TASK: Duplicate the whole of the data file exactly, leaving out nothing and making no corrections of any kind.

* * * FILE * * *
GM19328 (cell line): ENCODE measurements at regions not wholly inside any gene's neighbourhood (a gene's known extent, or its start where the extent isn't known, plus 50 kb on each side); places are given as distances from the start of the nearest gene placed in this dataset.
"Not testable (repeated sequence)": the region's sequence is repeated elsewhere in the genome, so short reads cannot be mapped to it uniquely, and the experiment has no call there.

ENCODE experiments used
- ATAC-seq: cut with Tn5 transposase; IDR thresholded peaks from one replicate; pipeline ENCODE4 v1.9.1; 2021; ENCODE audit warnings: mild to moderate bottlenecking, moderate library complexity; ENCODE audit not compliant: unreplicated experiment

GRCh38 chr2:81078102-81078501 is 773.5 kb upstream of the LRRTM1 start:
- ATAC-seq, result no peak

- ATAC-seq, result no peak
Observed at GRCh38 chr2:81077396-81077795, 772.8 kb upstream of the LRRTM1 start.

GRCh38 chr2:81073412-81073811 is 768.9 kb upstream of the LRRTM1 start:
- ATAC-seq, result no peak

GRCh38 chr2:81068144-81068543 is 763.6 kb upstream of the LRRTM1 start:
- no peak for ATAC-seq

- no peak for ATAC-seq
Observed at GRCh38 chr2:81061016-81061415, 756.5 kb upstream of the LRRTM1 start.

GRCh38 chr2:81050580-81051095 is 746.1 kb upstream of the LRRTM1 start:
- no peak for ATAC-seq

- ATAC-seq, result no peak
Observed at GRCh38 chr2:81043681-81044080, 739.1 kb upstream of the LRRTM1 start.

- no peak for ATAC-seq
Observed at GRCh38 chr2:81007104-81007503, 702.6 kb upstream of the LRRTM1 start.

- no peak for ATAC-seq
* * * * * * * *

GM19328 (cell line): ENCODE measurements at regions not wholly inside any gene's neighbourhood (a gene's known extent, or its start where the extent isn't known, plus 50 kb on each side); places are given as distances from the start of the nearest gene placed in this dataset.
"Not testable (repeated sequence)": the region's sequence is repeated elsewhere in the genome, so short reads cannot be mapped to it uniquely, and the experiment has no call there.

ENCODE experiments used
- ATAC-seq: cut with Tn5 transposase; IDR thresholded peaks from one replicate; pipeline ENCODE4 v1.9.1; 2021; ENCODE audit warnings: mild to moderate bottlenecking, moderate library complexity; ENCODE audit not compliant: unreplicated experiment

GRCh38 chr2:81078102-81078501 is 773.5 kb upstream of the LRRTM1 start:
- ATAC-seq, result no peak

- ATAC-seq, result no peak
Observed at GRCh38 chr2:81077396-81077795, 772.8 kb upstream of the LRRTM1 start.

GRCh38 chr2:81073412-81073811 is 768.9 kb upstream of the LRRTM1 start:
- ATAC-seq, result no peak

GRCh38 chr2:81068144-81068543 is 763.6 kb upstream of the LRRTM1 start:
- no peak for ATAC-seq

- no peak for ATAC-seq
Observed at GRCh38 chr2:81061016-81061415, 756.5 kb upstream of the LRRTM1 start.

GRCh38 chr2:81050580-81051095 is 746.1 kb upstream of the LRRTM1 start:
- no peak for ATAC-seq

- ATAC-seq, result no peak
Observed at GRCh38 chr2:81043681-81044080, 739.1 kb upstream of the LRRTM1 start.

- no peak for ATAC-seq
Observed at GRCh38 chr2:81007104-81007503, 702.6 kb upstream of the LRRTM1 start.

- no peak for ATAC-seq